Welcome to the Berkeley Undergraduate Journal, a biannual publication dedicated to publishing exemplary undergraduate research in the humanities and social sciences.
Volume 20, Issue 1, 2008
Volume 20 Issue 1 2008
While "Death in Venice" by Thomas Mann has been typically described as a story about creativity, romance and death, this article analyzes several aspects of aging within the novel, while also giving a mini-treatise on the Medical Humanities as a field of study. Many nuances of the aging process are highly overlooked by the medical profession in modern times. Medical Humanities exists as a field that assists health professionals in understanding a variety of socio-cultural phenomenon that occur with respect to medicine by incorporating perspectives from sources such as literature and art. The medical field misdiagnoses many elderly ills as "part of the aging process" when, for a younger patient, the same symptoms are attributed to more general illness. This article works to reveal the ways in which Mann’s contemporary society perceived aging -and what we can learn about how our society looks at the same subject today- through a careful analysis of the novel's structure, and it’s emphasis not only in the interpersonal relationships between characters but also the function of the Venetian backdrop upon the flavor of the plot. Only once medical professionals truly understand the "experience" of aging can they help their patients deal with the aging process.
The following paper addresses the “Cyclops” episode in James Joyce’s Ulysses. Joyce’s novel is fraught with epic comparisons, especially in regards to The Odyssey. For example, the protagonist, Leopold Bloom, continually parallels the brave and cunning Odysseus. While these epic comparisons tend to be somewhat insincere, there is an undeniably genuine element in the connection. Similarly, the “Cyclops” episode within the novel contains numerous narrative interruptions that often liken the ordinary to the grand. Yet, the interruptions ultimately mock and parody their subject. This paper relates these two different types of comparisons that are basically structured in the same way—they both relate the banal to the extraordinary—yet they have opposite results. My research draws on key works in Joyce criticism, and argues that the comparisons within “Cyclops” can function as a joke on Joyce’s much used technique of epic parallelism. The joke is that Joyce’s technique of epic parallelism is comically revised into a caricature—the mocking comparisons in “Cyclops.” It is precisely this ability to poke fun at oneself that is the answer to the fanatical patriotism exhibited by the Citizen, the Cyclopean figure within the episode. This performative joke on Joyce’s writing is consistent with Joyce’s habit of comical depictions of his work and of himself; and the analysis in this paper offers this comedic rendering as another facet to consider when examining the ingenuity and complexity of Joycean humor.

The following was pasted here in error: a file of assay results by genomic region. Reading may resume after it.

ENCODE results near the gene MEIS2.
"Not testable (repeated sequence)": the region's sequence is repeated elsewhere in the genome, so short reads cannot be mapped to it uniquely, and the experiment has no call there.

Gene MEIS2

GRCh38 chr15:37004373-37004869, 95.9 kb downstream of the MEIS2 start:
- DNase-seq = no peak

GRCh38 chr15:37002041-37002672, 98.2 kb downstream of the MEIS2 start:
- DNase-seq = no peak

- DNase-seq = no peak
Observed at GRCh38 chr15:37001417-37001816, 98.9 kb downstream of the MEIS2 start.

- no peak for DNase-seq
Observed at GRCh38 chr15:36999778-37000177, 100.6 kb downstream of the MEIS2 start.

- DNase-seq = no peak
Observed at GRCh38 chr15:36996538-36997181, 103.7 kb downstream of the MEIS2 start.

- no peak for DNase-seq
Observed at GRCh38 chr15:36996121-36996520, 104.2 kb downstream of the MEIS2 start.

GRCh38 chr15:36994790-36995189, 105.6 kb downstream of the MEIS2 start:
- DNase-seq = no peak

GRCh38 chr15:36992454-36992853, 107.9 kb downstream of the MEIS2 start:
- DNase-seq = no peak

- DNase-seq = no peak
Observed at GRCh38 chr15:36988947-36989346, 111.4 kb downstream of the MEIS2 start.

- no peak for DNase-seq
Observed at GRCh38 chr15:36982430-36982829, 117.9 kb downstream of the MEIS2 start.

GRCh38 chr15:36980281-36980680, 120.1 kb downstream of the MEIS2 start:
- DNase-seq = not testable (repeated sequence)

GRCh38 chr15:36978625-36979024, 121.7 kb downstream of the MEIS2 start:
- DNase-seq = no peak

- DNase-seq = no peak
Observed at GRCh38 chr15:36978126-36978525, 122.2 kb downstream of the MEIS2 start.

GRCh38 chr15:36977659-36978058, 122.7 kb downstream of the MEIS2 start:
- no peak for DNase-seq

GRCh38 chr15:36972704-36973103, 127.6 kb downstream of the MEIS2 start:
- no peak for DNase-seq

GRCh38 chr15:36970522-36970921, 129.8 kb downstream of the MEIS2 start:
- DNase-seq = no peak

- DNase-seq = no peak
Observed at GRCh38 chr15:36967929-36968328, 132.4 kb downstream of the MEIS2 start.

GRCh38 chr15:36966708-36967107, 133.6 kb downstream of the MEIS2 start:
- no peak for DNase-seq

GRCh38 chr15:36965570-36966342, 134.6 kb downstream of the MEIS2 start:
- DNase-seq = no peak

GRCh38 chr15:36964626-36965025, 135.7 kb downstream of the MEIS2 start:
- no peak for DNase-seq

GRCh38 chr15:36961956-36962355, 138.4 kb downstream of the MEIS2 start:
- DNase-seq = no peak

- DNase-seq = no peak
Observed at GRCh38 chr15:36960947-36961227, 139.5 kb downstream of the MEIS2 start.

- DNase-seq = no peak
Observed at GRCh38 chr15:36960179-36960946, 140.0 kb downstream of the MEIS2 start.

United States Trade and Foreign Labor Interests: The Effects on Foreign Labor of Linking Trade with Labor Provisions in Bilateral U.S. Free Trade Agreements
All bilateral U.S. trade agreements ratified since 2001 have included labor provisions within the main body of the agreement, though the scale, scope, and appropriateness of such provisions – and their enforcement mechanisms – have varied slightly between different FTAs. But little has been written on whether such agreements have, in the short time before and after their passage, tangibly transformed labor legislation and respect for workers’ rights within partner countries. By examining the successes and failures of trade-labor linkage within four bilateral U.S. FTAs, I attempt to demonstrate that tying increased market access with minimum labor standards can foster improved and updated foreign labor legislation and greater respect for workers’ rights. I also argue that the primary concerns over trade-labor linkage at the multilateral level have far less relevance at the bilateral level, where the scope of the provisions can be tailored to each particular trading partner, and the leverage of the United States allows it to exert significant influence during the negotiating process. Recent bilateral U.S. FTAs have shown that incremental improvements in labor standards can be achieved through the combined efforts of negotiating trade partners, the International Labor Organization, and domestic and international NGOs. Ultimately, it is argued, the effectiveness and viability of labor provisions at the bilateral level is most dependent on the political will of the negotiating countries to adequately address labor issues during trade negotiations and within signed agreements. With the U.S.-Jordan FTA, the U.S. demonstrated its commitment to “hard” labor standards by including sufficiently enforceable and appropriate labor provisions within the body of the agreement. Since Jordan, however, the labor provisions in U.S. FTAs, including those with Morocco, Bahrain, and Oman, have been relaxed, as “soft” trade-labor linkage – or the linking of trade and labor issues in the negotiating process – has played a more significant role.